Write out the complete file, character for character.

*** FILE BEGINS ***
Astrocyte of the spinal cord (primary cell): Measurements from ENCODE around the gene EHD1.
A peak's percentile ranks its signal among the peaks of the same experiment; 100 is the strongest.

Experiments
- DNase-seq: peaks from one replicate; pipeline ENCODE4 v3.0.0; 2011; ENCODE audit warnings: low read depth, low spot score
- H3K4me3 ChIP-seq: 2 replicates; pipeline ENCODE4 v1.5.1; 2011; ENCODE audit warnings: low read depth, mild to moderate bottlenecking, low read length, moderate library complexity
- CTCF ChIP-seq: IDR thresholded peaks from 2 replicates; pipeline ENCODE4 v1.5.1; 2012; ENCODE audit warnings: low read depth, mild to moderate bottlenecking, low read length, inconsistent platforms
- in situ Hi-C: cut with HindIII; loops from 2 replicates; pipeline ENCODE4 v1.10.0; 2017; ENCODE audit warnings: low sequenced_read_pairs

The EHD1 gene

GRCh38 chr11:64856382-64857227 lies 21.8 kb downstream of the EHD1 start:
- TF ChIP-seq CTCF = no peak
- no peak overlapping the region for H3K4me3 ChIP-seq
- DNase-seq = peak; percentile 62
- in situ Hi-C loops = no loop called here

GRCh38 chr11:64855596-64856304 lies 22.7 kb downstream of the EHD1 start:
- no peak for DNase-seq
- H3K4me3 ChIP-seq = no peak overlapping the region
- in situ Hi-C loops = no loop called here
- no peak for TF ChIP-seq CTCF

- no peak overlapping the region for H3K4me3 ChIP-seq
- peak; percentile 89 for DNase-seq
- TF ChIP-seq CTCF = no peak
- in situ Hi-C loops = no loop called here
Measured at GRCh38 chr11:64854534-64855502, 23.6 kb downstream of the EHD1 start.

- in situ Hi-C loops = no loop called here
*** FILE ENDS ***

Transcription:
Astrocyte of the spinal cord (primary cell): Measurements from ENCODE around the gene EHD1.
A peak's percentile ranks its signal among the peaks of the same experiment; 100 is the strongest.

Experiments
- DNase-seq: peaks from one replicate; pipeline ENCODE4 v3.0.0; 2011; ENCODE audit warnings: low read depth, low spot score
- H3K4me3 ChIP-seq: 2 replicates; pipeline ENCODE4 v1.5.1; 2011; ENCODE audit warnings: low read depth, mild to moderate bottlenecking, low read length, moderate library complexity
- CTCF ChIP-seq: IDR thresholded peaks from 2 replicates; pipeline ENCODE4 v1.5.1; 2012; ENCODE audit warnings: low read depth, mild to moderate bottlenecking, low read length, inconsistent platforms
- in situ Hi-C: cut with HindIII; loops from 2 replicates; pipeline ENCODE4 v1.10.0; 2017; ENCODE audit warnings: low sequenced_read_pairs

The EHD1 gene

GRCh38 chr11:64856382-64857227 lies 21.8 kb downstream of the EHD1 start:
- TF ChIP-seq CTCF = no peak
- no peak overlapping the region for H3K4me3 ChIP-seq
- DNase-seq = peak; percentile 62
- in situ Hi-C loops = no loop called here

GRCh38 chr11:64855596-64856304 lies 22.7 kb downstream of the EHD1 start:
- no peak for DNase-seq
- H3K4me3 ChIP-seq = no peak overlapping the region
- in situ Hi-C loops = no loop called here
- no peak for TF ChIP-seq CTCF

- no peak overlapping the region for H3K4me3 ChIP-seq
- peak; percentile 89 for DNase-seq
- TF ChIP-seq CTCF = no peak
- in situ Hi-C loops = no loop called here
Measured at GRCh38 chr11:64854534-64855502, 23.6 kb downstream of the EHD1 start.

- in situ Hi-C loops = no loop called here